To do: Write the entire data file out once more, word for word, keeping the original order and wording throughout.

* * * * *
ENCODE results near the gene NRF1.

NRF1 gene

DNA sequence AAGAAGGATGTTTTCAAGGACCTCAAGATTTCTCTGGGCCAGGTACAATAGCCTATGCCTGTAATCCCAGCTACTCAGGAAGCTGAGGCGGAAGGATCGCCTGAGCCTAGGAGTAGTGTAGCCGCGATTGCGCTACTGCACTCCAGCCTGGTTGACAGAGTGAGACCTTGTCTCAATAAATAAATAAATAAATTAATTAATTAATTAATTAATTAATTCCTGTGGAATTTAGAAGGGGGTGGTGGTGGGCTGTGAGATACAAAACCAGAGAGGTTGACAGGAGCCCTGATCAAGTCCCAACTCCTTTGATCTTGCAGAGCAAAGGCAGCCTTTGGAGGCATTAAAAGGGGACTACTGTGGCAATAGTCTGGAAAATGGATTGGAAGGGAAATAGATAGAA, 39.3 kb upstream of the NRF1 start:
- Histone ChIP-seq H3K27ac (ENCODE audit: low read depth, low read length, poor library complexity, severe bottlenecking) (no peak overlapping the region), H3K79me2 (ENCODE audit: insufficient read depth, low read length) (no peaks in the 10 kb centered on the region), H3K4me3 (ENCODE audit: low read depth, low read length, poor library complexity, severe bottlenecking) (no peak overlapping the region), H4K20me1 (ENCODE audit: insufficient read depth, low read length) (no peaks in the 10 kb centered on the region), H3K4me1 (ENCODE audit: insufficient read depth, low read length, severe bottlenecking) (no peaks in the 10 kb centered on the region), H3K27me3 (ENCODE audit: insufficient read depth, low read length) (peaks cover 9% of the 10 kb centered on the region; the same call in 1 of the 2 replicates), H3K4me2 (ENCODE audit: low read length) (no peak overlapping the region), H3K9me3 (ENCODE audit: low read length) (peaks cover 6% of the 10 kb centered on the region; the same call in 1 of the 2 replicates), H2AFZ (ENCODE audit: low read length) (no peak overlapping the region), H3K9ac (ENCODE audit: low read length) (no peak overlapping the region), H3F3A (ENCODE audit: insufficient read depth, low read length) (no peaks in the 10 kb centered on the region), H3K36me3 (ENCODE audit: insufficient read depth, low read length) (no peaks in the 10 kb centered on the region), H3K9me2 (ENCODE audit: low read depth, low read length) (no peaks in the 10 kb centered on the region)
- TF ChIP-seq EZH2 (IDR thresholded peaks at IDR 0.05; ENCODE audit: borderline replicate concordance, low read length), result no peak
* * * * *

ENCODE results near the gene NRF1.

NRF1 gene

DNA sequence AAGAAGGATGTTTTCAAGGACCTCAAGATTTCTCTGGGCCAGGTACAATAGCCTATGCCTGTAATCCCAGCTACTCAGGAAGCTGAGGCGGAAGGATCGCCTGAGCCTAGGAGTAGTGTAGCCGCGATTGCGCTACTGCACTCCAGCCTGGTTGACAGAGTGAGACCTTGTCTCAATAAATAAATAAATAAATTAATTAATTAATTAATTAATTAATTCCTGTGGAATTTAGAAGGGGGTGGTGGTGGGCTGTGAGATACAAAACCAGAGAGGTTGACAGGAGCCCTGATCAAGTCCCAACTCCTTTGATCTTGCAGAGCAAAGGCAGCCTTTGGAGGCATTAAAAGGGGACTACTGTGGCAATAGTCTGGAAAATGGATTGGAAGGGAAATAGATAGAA, 39.3 kb upstream of the NRF1 start:
- Histone ChIP-seq H3K27ac (ENCODE audit: low read depth, low read length, poor library complexity, severe bottlenecking) (no peak overlapping the region), H3K79me2 (ENCODE audit: insufficient read depth, low read length) (no peaks in the 10 kb centered on the region), H3K4me3 (ENCODE audit: low read depth, low read length, poor library complexity, severe bottlenecking) (no peak overlapping the region), H4K20me1 (ENCODE audit: insufficient read depth, low read length) (no peaks in the 10 kb centered on the region), H3K4me1 (ENCODE audit: insufficient read depth, low read length, severe bottlenecking) (no peaks in the 10 kb centered on the region), H3K27me3 (ENCODE audit: insufficient read depth, low read length) (peaks cover 9% of the 10 kb centered on the region; the same call in 1 of the 2 replicates), H3K4me2 (ENCODE audit: low read length) (no peak overlapping the region), H3K9me3 (ENCODE audit: low read length) (peaks cover 6% of the 10 kb centered on the region; the same call in 1 of the 2 replicates), H2AFZ (ENCODE audit: low read length) (no peak overlapping the region), H3K9ac (ENCODE audit: low read length) (no peak overlapping the region), H3F3A (ENCODE audit: insufficient read depth, low read length) (no peaks in the 10 kb centered on the region), H3K36me3 (ENCODE audit: insufficient read depth, low read length) (no peaks in the 10 kb centered on the region), H3K9me2 (ENCODE audit: low read depth, low read length) (no peaks in the 10 kb centered on the region)
- TF ChIP-seq EZH2 (IDR thresholded peaks at IDR 0.05; ENCODE audit: borderline replicate concordance, low read length), result no peak